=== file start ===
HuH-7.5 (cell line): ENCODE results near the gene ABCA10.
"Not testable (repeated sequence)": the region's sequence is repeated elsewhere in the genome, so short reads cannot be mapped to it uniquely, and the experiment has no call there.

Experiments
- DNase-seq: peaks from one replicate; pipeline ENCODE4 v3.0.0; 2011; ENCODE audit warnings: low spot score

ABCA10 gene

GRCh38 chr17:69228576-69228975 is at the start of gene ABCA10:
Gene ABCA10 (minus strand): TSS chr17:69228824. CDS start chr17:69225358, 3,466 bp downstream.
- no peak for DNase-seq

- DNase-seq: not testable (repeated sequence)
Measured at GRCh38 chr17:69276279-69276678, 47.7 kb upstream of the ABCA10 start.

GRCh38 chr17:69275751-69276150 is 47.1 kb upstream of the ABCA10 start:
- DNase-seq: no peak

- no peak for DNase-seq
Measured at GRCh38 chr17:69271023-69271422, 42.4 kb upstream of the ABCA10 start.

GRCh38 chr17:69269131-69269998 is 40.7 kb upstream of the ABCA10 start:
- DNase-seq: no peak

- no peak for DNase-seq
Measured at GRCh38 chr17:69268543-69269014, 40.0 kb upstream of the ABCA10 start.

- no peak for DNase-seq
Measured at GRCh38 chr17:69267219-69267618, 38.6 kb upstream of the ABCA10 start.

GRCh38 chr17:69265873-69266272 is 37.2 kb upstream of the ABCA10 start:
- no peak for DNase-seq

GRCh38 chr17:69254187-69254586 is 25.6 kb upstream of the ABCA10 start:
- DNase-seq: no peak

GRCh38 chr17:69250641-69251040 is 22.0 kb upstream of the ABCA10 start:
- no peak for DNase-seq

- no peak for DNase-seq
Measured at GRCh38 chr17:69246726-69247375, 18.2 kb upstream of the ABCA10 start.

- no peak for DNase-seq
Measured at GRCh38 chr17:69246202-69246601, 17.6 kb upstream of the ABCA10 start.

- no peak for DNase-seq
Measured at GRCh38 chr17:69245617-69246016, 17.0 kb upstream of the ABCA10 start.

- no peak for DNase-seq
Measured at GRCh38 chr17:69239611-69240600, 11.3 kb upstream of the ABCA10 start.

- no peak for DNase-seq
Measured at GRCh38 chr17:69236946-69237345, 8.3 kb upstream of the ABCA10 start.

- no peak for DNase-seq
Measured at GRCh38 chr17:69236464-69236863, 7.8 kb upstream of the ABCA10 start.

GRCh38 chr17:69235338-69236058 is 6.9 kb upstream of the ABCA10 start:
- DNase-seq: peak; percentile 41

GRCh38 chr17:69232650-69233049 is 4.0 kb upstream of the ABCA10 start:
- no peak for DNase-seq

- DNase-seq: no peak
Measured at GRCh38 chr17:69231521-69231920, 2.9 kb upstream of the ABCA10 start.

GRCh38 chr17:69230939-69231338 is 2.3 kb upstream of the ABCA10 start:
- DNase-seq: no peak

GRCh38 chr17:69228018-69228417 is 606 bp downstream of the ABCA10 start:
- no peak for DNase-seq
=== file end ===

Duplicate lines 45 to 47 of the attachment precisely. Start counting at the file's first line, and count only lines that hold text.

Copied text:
GRCh38 chr17:69230939-69231338 is 2.3 kb upstream of the ABCA10 start:
- DNase-seq: no peak

GRCh38 chr17:69228018-69228417 is 606 bp downstream of the ABCA10 start: